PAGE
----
Martin Reed

Credible attempt? For 40 years this film has had to stand as testament to the worst that the industry can concoct, which is constantly reinforced by THAT quotation from Woody Allan. I came to the DVD re-release of ‘The Magus’ like many people, having last read the book quite a few years previously, and with this reputation fairly low expectations, but in the event viewed the film with interest, and at this distance in time believe there is a case for a reappraisal. The book is probably impossible to film, certainly within the context of a 2 hour feature, but the production was obviously constructed to be a major work, especially when John Fowles himself came on board as screen writer. The greatest obstacle is that the film is almost incomprehensible to those who have not read the book, and those who know the book are disappointed; the atmosphere and subtlety of the book are not carried through into the film. But it couldn’t, it’s like saying Mozart’s 40’th loses depth when rendered down into a pop single using synthesizers. However the film contains all the essential elements of the book, there are no savage edits to the written material, even the execution scene is well presented. Take it on face value with an open mind. It’s probably the only film treatment that will ever be made of The Magus, so make the most of it – consider it as a collection of parts which comprise the main elements of the book, some fit well, other less so, some are downright embarrassing. It is technically well filmed, and for the most part the scenery and staging fits well well with the book. Perhaps the worst aspect is the ludicrous light jazz background music that fouls up the atmosphere that should be coming through – simply re-editing to remove the music, replacing it with something subtle and unintrusive would help the film enormously. Another problem that was born with the film was the critical barrage that hit it forced all involved in the production to close ranks and vilify their own work for the sake of preserving their professional credibility. After 40 years enough time has passed to look at The Magus in a more benign light.

Martin Reed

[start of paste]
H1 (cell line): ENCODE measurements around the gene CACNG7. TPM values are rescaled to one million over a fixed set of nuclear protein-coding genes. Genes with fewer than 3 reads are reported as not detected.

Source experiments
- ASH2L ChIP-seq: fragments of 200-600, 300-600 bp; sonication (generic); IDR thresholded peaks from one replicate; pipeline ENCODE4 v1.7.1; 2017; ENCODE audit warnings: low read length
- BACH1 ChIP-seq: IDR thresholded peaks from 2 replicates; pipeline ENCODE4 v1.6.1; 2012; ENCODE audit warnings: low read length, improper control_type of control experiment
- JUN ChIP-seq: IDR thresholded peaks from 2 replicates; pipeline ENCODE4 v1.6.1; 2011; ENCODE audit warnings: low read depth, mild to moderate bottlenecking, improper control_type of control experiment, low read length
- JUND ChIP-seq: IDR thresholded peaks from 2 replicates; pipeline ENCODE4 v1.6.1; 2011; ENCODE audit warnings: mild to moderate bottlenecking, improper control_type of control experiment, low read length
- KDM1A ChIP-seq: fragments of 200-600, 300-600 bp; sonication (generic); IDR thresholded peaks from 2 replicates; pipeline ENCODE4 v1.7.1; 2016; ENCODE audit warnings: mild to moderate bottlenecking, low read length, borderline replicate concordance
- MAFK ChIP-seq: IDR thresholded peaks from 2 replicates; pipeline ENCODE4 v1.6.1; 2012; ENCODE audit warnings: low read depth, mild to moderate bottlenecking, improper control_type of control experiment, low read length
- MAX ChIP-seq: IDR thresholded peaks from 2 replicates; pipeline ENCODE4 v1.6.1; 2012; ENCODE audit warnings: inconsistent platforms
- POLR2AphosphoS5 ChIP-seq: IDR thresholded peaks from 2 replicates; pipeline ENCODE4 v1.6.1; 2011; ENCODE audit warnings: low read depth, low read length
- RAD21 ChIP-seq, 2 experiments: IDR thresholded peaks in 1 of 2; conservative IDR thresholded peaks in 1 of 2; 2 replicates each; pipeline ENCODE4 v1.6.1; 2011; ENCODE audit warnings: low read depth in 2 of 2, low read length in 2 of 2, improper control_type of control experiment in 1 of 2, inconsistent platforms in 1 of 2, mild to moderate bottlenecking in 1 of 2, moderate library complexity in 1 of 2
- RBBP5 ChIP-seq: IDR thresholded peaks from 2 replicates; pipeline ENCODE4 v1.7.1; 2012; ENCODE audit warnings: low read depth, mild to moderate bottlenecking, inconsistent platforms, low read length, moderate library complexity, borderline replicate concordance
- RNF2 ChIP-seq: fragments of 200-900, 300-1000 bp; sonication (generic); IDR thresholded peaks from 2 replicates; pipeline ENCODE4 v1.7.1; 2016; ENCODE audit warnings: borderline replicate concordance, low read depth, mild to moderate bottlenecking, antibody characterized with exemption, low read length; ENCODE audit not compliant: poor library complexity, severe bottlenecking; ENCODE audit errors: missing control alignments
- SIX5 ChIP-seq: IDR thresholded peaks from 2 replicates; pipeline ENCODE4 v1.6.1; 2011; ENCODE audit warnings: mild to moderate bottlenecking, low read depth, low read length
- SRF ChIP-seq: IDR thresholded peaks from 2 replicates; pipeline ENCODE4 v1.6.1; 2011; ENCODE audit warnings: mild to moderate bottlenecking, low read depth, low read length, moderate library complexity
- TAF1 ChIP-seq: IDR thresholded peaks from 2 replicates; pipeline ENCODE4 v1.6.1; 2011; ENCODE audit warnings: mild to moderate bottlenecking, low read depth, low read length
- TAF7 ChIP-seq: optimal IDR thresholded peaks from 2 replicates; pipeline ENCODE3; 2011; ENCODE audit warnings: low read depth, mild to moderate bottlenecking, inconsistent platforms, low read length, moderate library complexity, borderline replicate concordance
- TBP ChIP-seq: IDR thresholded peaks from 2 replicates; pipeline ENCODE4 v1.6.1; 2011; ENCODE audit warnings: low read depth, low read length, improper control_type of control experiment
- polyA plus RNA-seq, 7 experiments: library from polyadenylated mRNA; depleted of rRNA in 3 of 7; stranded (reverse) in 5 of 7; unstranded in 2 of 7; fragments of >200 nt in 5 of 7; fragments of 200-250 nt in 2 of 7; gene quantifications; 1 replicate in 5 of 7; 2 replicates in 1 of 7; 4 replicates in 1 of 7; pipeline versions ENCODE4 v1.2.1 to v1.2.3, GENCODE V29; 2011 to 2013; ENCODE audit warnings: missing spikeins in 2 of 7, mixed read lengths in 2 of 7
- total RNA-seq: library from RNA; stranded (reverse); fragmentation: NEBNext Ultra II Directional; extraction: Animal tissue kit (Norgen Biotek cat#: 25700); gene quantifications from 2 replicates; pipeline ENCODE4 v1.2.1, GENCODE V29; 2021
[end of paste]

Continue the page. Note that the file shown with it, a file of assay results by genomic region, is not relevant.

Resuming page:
Credible attempt? For 40 years this film has had to stand as testament to the worst that the industry can concoct, which is constantly reinforced by THAT quotation from Woody Allan. I came to the DVD re-release of ‘The Magus’ like many people, having last read the book quite a few years previously, and with this reputation fairly low expectations, but in the event viewed the film with interest, and at this distance in time believe there is a case for a reappraisal. The book is probably impossible to film, certainly within the context of a 2 hour feature, but the production was obviously constructed to be a major work, especially when John Fowles himself came on board as screen writer. The greatest obstacle is that the film is almost incomprehensible to those who have not read the book, and those who know the book are disappointed; the atmosphere and subtlety of the book are not carried through into the film. But it couldn’t, it’s like saying Mozart’s 40’th loses depth when rendered down into a pop single using synthesizers. However the film contains all the essential elements of the book, there are no savage edits to the written material, even the execution scene is well presented. Take it on face value with an open mind. It’s probably the only film treatment that will ever be made of The Magus, so make the most of it – consider it as a collection of parts which comprise the main elements of the book, some fit well, other less so, some are downright embarrassing. It is technically well filmed, and for the most part the scenery and staging fits well well with the book. Perhaps the worst aspect is the ludicrous light jazz background music that fouls up the atmosphere that should be coming through – simply re-editing to remove the music, replacing it with something subtle and unintrusive would help the film enormously. Another problem that was born with the film was the critical barrage that hit it forced all involved in the production to close ranks and vilify their own work for the sake of preserving their professional credibility. After 40 years enough time has passed to look at The Magus in a more benign light.